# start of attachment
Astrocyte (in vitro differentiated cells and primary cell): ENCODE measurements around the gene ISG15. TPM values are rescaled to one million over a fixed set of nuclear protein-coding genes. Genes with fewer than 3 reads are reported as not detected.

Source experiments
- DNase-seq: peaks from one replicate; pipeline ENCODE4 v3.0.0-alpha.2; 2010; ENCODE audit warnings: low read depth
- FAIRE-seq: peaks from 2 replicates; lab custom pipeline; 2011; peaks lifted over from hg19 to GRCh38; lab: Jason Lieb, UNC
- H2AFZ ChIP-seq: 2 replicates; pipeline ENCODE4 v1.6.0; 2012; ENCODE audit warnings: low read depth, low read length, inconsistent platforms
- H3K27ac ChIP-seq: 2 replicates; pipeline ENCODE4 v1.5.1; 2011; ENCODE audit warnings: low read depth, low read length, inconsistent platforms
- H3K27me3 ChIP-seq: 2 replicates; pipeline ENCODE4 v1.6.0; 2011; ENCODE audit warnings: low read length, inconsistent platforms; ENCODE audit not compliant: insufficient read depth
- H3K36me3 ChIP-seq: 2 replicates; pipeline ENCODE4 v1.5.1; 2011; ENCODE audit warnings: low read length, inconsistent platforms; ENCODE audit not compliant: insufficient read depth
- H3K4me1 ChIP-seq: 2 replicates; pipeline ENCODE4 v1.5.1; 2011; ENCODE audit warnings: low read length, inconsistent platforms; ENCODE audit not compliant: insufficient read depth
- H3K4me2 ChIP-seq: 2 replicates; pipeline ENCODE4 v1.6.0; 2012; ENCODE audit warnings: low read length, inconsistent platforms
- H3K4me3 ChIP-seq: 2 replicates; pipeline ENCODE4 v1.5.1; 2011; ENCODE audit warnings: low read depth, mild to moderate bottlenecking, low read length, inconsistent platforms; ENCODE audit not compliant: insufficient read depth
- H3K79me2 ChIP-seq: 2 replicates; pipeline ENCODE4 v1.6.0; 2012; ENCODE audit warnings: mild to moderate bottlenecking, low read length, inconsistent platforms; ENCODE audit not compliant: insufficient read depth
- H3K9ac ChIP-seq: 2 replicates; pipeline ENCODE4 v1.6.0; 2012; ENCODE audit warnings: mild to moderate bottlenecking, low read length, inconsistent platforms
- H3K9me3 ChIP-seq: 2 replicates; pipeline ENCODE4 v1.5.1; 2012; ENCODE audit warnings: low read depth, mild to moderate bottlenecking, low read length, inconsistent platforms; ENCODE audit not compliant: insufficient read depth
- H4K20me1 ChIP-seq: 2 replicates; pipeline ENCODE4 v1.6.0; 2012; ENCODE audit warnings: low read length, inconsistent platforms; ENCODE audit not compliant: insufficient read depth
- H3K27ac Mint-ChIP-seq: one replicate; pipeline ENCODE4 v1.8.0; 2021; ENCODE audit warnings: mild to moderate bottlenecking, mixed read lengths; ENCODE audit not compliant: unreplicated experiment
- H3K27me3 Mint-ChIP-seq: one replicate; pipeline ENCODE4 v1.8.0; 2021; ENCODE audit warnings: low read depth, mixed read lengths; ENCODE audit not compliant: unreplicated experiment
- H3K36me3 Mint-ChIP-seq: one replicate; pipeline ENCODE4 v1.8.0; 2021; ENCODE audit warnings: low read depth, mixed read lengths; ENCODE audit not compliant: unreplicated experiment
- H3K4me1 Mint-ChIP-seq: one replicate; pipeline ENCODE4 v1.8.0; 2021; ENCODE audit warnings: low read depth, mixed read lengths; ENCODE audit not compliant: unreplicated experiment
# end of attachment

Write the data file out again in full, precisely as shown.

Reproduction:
Astrocyte (in vitro differentiated cells and primary cell): ENCODE measurements around the gene ISG15. TPM values are rescaled to one million over a fixed set of nuclear protein-coding genes. Genes with fewer than 3 reads are reported as not detected.

Source experiments
- DNase-seq: peaks from one replicate; pipeline ENCODE4 v3.0.0-alpha.2; 2010; ENCODE audit warnings: low read depth
- FAIRE-seq: peaks from 2 replicates; lab custom pipeline; 2011; peaks lifted over from hg19 to GRCh38; lab: Jason Lieb, UNC
- H2AFZ ChIP-seq: 2 replicates; pipeline ENCODE4 v1.6.0; 2012; ENCODE audit warnings: low read depth, low read length, inconsistent platforms
- H3K27ac ChIP-seq: 2 replicates; pipeline ENCODE4 v1.5.1; 2011; ENCODE audit warnings: low read depth, low read length, inconsistent platforms
- H3K27me3 ChIP-seq: 2 replicates; pipeline ENCODE4 v1.6.0; 2011; ENCODE audit warnings: low read length, inconsistent platforms; ENCODE audit not compliant: insufficient read depth
- H3K36me3 ChIP-seq: 2 replicates; pipeline ENCODE4 v1.5.1; 2011; ENCODE audit warnings: low read length, inconsistent platforms; ENCODE audit not compliant: insufficient read depth
- H3K4me1 ChIP-seq: 2 replicates; pipeline ENCODE4 v1.5.1; 2011; ENCODE audit warnings: low read length, inconsistent platforms; ENCODE audit not compliant: insufficient read depth
- H3K4me2 ChIP-seq: 2 replicates; pipeline ENCODE4 v1.6.0; 2012; ENCODE audit warnings: low read length, inconsistent platforms
- H3K4me3 ChIP-seq: 2 replicates; pipeline ENCODE4 v1.5.1; 2011; ENCODE audit warnings: low read depth, mild to moderate bottlenecking, low read length, inconsistent platforms; ENCODE audit not compliant: insufficient read depth
- H3K79me2 ChIP-seq: 2 replicates; pipeline ENCODE4 v1.6.0; 2012; ENCODE audit warnings: mild to moderate bottlenecking, low read length, inconsistent platforms; ENCODE audit not compliant: insufficient read depth
- H3K9ac ChIP-seq: 2 replicates; pipeline ENCODE4 v1.6.0; 2012; ENCODE audit warnings: mild to moderate bottlenecking, low read length, inconsistent platforms
- H3K9me3 ChIP-seq: 2 replicates; pipeline ENCODE4 v1.5.1; 2012; ENCODE audit warnings: low read depth, mild to moderate bottlenecking, low read length, inconsistent platforms; ENCODE audit not compliant: insufficient read depth
- H4K20me1 ChIP-seq: 2 replicates; pipeline ENCODE4 v1.6.0; 2012; ENCODE audit warnings: low read length, inconsistent platforms; ENCODE audit not compliant: insufficient read depth
- H3K27ac Mint-ChIP-seq: one replicate; pipeline ENCODE4 v1.8.0; 2021; ENCODE audit warnings: mild to moderate bottlenecking, mixed read lengths; ENCODE audit not compliant: unreplicated experiment
- H3K27me3 Mint-ChIP-seq: one replicate; pipeline ENCODE4 v1.8.0; 2021; ENCODE audit warnings: low read depth, mixed read lengths; ENCODE audit not compliant: unreplicated experiment
- H3K36me3 Mint-ChIP-seq: one replicate; pipeline ENCODE4 v1.8.0; 2021; ENCODE audit warnings: low read depth, mixed read lengths; ENCODE audit not compliant: unreplicated experiment
- H3K4me1 Mint-ChIP-seq: one replicate; pipeline ENCODE4 v1.8.0; 2021; ENCODE audit warnings: low read depth, mixed read lengths; ENCODE audit not compliant: unreplicated experiment